Children's construction of the 'self' within two urban impoverished communities in Cape Town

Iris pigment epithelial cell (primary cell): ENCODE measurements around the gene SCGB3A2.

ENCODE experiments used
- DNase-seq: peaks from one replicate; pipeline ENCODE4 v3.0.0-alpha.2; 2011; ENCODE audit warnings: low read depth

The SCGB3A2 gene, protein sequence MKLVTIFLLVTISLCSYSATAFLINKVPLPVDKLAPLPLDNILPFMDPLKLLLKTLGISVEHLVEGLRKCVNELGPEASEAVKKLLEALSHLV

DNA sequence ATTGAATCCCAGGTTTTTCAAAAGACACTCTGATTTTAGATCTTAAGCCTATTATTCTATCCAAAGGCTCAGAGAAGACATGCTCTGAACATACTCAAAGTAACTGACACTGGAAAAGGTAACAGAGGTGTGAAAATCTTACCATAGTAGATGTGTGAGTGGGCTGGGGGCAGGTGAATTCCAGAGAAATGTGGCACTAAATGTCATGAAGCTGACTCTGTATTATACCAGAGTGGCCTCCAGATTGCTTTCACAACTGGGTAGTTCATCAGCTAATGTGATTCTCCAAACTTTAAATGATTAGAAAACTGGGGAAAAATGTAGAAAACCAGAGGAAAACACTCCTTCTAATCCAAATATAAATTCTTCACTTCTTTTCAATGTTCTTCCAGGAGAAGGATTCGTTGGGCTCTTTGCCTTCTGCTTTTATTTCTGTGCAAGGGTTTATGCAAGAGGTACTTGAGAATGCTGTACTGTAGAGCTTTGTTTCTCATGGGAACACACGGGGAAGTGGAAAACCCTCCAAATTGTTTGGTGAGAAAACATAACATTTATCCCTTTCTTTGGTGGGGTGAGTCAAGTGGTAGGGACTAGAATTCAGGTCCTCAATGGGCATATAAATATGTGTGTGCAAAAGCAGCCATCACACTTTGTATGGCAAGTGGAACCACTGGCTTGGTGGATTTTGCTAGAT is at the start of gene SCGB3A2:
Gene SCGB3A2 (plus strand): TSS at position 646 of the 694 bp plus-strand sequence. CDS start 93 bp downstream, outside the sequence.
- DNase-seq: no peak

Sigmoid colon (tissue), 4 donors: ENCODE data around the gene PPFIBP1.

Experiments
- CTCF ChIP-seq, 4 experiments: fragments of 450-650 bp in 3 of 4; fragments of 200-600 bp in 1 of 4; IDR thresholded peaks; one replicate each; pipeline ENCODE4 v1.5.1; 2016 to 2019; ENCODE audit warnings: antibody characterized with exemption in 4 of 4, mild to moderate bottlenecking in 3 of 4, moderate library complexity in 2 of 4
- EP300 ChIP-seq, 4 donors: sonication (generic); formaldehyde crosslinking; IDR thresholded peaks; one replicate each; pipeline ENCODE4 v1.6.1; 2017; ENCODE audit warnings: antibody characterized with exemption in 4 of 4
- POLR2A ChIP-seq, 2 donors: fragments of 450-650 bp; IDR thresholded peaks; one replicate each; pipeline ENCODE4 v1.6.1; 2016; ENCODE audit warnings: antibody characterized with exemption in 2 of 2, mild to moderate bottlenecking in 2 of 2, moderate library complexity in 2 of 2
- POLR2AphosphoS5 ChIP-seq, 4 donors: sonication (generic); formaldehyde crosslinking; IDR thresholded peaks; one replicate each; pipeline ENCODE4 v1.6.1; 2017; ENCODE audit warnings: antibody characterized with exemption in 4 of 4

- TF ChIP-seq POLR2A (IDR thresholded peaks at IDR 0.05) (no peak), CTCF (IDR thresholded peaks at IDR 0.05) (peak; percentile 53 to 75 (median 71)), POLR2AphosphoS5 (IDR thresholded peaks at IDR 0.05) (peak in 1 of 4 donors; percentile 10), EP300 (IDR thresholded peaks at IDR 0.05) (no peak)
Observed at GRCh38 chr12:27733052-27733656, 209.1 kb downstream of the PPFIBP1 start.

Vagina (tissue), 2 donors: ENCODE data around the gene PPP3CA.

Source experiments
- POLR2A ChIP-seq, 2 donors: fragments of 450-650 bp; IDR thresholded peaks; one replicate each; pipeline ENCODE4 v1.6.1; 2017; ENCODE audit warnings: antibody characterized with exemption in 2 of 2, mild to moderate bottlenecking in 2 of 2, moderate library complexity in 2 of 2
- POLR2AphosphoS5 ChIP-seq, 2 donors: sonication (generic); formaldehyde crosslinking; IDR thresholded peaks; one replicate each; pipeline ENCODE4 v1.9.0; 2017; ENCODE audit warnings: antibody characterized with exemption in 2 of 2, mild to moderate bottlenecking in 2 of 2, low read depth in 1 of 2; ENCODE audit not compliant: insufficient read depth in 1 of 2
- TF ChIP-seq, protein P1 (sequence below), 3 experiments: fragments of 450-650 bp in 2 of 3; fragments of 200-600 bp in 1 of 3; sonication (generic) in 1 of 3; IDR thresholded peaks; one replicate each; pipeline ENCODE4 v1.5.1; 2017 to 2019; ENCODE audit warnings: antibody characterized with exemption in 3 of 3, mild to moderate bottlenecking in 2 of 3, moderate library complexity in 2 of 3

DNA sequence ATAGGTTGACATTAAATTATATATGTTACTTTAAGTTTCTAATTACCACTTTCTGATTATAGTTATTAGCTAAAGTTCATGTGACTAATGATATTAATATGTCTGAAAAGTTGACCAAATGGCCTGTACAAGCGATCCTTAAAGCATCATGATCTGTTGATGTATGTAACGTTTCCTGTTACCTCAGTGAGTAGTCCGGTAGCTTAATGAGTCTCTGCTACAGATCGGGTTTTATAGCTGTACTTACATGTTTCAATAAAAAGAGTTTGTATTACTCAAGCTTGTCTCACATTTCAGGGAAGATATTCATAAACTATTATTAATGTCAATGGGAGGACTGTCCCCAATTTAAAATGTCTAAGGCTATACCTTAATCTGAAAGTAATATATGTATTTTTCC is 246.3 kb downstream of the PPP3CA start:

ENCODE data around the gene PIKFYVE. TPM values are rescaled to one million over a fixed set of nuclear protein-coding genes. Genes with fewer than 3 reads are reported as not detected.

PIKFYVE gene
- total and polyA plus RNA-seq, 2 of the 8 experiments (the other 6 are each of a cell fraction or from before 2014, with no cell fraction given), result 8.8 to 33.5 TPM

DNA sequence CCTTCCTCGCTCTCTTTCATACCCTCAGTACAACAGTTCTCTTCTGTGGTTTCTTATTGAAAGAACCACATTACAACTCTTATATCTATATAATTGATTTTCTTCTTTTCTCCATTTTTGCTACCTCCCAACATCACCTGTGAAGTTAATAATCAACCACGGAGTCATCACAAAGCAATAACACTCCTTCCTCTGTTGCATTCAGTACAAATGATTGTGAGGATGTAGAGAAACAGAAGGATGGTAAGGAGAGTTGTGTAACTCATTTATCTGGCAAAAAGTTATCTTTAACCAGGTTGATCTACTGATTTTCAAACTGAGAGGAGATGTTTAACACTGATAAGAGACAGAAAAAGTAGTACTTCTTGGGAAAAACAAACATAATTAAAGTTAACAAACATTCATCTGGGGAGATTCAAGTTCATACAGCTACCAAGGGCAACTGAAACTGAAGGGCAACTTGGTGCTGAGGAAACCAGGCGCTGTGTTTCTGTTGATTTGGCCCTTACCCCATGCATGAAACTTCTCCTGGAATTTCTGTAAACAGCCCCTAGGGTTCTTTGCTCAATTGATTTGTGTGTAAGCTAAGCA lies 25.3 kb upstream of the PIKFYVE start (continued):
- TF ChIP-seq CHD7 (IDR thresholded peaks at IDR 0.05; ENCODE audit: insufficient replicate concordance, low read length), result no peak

This study aimed to explore how children construct and assign meaning to the 'self' within two urban impoverished communities in the Western Cape, South Africa. Within this process the study aimed to explore how these constructions and meaning assignations were manifested within children's discourses. Additionally, the study aimed to explore the implications of the children's perspectives on developing intervention programmes for the promotion of a healthy self-concept. The study was conducted through three sequential phases; (1) systematic review, (2) child participation, and (3) intervention programme development. Phase one: the systematic review, aimed to systematically review academic literature focused on how children construct and assign meaning to the 'self.' An article search and appraisal yielded 38 articles that met the inclusion criteria. Meta-synthesis was used to analyse the findings. Six central thematic categories emerged as the key influences on children's constructions of the self. These include multidimensionality, discursive practices, socio-environmental conditions, oppression & marginalisation, culture, and social support. Phase two: child participation, consisted of two separate studies. The first study utilized a child participation framework to explore children's discursive constructions of and meanings assigned to the 'self' within two urban communities of the Western Cape, South Africa. Eight focus group discussions were conducted amongst fifty-four children between the ages of 9 to 12. Thematic and discourse analysis were used to analyse the findings. The themes of childhood, social connectedness, and children's spaces were identified to have a vital influence on children's self-concept. Four underlying discourses emerged within the themes as central to the participant's self-constructions. These included; (1) 'forfeited childhood,' (2) 'vulnerability and helplessness,' (3) 'preserving the integrity of the self,' and (4) 'opportunities for escape.' The sequential study aimed to explore how children construct and assign meaning to the 'self' within two urban communities of the Western Cape in South Africa through the use of visual methods. The data collection methods included Photovoice and community maps with 54 participants between the ages of 9 to 12. Feelings of safety, social connectedness, and children's spaces all played a central role in the way in which the participants constructed and assigned meaning to the 'self.' Phase three: Children's programme implications, consisted of a study which aimed to explore children's perceptions of the nature and content of intervention programmes aimed at improving children's self-concept within two impoverished communities of the Western Cape, South Africa. The Delphi technique was followed with a group of ten children between the ages of 10 and 12 years who were considered to be the experts on matters affecting their lives. The participants identified the factors which influence children's self-concept to include; childhood reality, feelings, and relationships. The participants' suggestions for intervention programmes included a focus on safety, social support, opportunities for learning and for play, and basic needs. The study elucidated the value in using participatory methods with children, especially the use of the Delphi method for eliciting children's perspectives for interventions aimed at improving matters related to their well-being.